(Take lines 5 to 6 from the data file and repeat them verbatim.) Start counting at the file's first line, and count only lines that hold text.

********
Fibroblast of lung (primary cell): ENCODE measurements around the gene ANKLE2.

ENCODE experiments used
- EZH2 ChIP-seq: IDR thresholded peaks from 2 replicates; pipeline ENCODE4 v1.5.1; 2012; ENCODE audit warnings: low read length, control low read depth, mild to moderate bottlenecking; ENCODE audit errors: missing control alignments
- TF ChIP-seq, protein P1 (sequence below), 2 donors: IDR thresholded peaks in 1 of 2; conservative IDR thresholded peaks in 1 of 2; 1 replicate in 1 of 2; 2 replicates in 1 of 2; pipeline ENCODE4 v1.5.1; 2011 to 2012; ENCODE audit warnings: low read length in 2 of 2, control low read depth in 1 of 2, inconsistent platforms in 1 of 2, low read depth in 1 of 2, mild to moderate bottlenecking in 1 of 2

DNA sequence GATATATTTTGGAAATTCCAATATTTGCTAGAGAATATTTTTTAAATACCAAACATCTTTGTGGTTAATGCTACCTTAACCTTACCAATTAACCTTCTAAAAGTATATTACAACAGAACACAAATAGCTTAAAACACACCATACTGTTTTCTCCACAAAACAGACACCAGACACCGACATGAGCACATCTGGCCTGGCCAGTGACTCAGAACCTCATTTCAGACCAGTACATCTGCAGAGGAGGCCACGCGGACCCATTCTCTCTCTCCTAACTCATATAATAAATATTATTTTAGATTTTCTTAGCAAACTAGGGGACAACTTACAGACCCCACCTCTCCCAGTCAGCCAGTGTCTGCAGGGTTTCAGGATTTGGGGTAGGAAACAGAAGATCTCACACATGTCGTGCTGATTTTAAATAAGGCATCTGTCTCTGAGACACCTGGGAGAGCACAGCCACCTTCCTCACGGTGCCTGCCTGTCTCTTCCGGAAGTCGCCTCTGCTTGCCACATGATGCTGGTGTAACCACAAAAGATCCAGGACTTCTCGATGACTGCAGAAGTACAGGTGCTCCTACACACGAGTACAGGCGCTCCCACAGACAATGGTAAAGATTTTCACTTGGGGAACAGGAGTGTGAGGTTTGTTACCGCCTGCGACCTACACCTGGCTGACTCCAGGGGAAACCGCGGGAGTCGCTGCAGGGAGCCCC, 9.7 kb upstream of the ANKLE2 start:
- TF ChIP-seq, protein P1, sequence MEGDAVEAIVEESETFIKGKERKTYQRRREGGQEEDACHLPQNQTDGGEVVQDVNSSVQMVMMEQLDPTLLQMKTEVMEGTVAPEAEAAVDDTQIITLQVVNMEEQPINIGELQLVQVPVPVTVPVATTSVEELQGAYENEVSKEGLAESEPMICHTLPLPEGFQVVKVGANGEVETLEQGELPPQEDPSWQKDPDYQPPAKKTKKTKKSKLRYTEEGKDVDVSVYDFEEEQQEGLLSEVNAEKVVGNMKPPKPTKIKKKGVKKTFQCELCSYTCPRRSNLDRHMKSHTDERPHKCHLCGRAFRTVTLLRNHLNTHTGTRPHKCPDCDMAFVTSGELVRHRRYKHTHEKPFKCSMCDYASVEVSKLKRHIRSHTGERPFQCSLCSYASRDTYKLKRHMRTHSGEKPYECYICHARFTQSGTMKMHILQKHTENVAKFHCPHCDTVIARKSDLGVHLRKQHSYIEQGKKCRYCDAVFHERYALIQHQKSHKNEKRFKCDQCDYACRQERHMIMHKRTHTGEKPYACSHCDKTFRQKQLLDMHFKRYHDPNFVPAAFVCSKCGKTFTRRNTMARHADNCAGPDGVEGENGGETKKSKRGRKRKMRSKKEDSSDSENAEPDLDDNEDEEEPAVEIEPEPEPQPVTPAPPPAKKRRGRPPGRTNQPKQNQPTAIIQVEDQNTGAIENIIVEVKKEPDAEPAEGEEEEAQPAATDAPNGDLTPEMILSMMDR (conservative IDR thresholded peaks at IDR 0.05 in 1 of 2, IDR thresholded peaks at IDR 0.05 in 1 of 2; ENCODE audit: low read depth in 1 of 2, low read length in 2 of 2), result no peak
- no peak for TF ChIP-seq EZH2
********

DNA sequence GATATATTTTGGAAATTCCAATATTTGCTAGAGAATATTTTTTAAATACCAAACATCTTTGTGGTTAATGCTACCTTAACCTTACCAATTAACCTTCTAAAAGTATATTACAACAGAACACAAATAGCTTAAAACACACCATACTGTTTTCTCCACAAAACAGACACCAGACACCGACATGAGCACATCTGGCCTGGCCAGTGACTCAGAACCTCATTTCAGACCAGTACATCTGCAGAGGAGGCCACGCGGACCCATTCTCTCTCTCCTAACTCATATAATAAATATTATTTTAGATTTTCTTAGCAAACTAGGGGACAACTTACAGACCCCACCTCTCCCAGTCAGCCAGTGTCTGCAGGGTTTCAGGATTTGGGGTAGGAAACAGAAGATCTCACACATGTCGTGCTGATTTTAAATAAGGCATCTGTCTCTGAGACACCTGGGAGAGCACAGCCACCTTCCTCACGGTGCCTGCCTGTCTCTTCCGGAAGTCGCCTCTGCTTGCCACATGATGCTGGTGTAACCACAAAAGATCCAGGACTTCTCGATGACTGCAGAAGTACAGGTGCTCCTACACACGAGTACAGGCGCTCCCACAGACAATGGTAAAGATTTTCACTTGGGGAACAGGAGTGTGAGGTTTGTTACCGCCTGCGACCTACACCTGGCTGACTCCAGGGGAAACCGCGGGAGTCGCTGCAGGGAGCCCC, 9.7 kb upstream of the ANKLE2 start:
- TF ChIP-seq, protein P1, sequence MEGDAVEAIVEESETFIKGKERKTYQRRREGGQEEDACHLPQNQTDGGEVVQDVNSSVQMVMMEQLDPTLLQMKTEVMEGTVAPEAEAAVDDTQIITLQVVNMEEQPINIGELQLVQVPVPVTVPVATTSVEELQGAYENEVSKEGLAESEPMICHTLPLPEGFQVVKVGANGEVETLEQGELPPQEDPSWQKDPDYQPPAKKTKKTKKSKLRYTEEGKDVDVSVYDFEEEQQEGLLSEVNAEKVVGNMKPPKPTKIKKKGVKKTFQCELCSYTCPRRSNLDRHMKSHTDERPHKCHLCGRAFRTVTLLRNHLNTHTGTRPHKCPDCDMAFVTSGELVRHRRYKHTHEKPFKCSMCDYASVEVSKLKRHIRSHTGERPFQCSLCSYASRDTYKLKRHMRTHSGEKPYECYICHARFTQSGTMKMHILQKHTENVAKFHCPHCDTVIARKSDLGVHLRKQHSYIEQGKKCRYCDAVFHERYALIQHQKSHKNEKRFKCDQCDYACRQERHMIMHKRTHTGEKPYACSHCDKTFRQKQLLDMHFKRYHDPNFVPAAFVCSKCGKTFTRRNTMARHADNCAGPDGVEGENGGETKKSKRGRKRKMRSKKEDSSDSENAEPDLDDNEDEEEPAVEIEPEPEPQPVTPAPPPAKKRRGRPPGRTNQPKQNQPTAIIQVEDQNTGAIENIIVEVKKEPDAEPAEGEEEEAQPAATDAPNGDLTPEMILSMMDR (conservative IDR thresholded peaks at IDR 0.05 in 1 of 2, IDR thresholded peaks at IDR 0.05 in 1 of 2; ENCODE audit: low read depth in 1 of 2, low read length in 2 of 2), result no peak